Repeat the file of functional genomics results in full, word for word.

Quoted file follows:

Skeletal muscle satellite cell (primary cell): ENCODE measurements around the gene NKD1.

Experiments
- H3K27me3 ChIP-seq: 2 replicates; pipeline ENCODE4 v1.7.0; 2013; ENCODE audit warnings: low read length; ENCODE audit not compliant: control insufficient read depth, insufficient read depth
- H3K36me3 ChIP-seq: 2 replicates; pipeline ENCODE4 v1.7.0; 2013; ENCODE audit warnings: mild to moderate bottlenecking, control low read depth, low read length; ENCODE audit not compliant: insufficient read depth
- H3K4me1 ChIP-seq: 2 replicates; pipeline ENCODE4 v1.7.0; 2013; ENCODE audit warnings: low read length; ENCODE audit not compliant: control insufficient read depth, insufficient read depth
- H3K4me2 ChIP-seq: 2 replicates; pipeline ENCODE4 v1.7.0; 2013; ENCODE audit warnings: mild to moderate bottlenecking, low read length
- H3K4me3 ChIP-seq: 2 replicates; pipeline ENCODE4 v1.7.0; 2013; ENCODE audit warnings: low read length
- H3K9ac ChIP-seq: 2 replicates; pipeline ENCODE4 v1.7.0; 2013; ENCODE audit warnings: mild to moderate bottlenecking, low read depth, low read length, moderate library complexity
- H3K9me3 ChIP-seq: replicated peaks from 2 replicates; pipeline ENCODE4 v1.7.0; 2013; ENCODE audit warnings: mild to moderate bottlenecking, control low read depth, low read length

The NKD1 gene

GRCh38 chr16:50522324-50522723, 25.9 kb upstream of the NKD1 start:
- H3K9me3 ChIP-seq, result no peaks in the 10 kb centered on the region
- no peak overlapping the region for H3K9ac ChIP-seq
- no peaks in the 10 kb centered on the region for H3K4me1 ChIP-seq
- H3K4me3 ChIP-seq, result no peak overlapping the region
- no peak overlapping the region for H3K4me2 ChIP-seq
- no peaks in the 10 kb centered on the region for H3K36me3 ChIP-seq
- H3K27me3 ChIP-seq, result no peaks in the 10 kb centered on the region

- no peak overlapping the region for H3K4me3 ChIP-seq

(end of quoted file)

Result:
Skeletal muscle satellite cell (primary cell): ENCODE measurements around the gene NKD1.

Experiments
- H3K27me3 ChIP-seq: 2 replicates; pipeline ENCODE4 v1.7.0; 2013; ENCODE audit warnings: low read length; ENCODE audit not compliant: control insufficient read depth, insufficient read depth
- H3K36me3 ChIP-seq: 2 replicates; pipeline ENCODE4 v1.7.0; 2013; ENCODE audit warnings: mild to moderate bottlenecking, control low read depth, low read length; ENCODE audit not compliant: insufficient read depth
- H3K4me1 ChIP-seq: 2 replicates; pipeline ENCODE4 v1.7.0; 2013; ENCODE audit warnings: low read length; ENCODE audit not compliant: control insufficient read depth, insufficient read depth
- H3K4me2 ChIP-seq: 2 replicates; pipeline ENCODE4 v1.7.0; 2013; ENCODE audit warnings: mild to moderate bottlenecking, low read length
- H3K4me3 ChIP-seq: 2 replicates; pipeline ENCODE4 v1.7.0; 2013; ENCODE audit warnings: low read length
- H3K9ac ChIP-seq: 2 replicates; pipeline ENCODE4 v1.7.0; 2013; ENCODE audit warnings: mild to moderate bottlenecking, low read depth, low read length, moderate library complexity
- H3K9me3 ChIP-seq: replicated peaks from 2 replicates; pipeline ENCODE4 v1.7.0; 2013; ENCODE audit warnings: mild to moderate bottlenecking, control low read depth, low read length

The NKD1 gene

GRCh38 chr16:50522324-50522723, 25.9 kb upstream of the NKD1 start:
- H3K9me3 ChIP-seq, result no peaks in the 10 kb centered on the region
- no peak overlapping the region for H3K9ac ChIP-seq
- no peaks in the 10 kb centered on the region for H3K4me1 ChIP-seq
- H3K4me3 ChIP-seq, result no peak overlapping the region
- no peak overlapping the region for H3K4me2 ChIP-seq
- no peaks in the 10 kb centered on the region for H3K36me3 ChIP-seq
- H3K27me3 ChIP-seq, result no peaks in the 10 kb centered on the region

- no peak overlapping the region for H3K4me3 ChIP-seq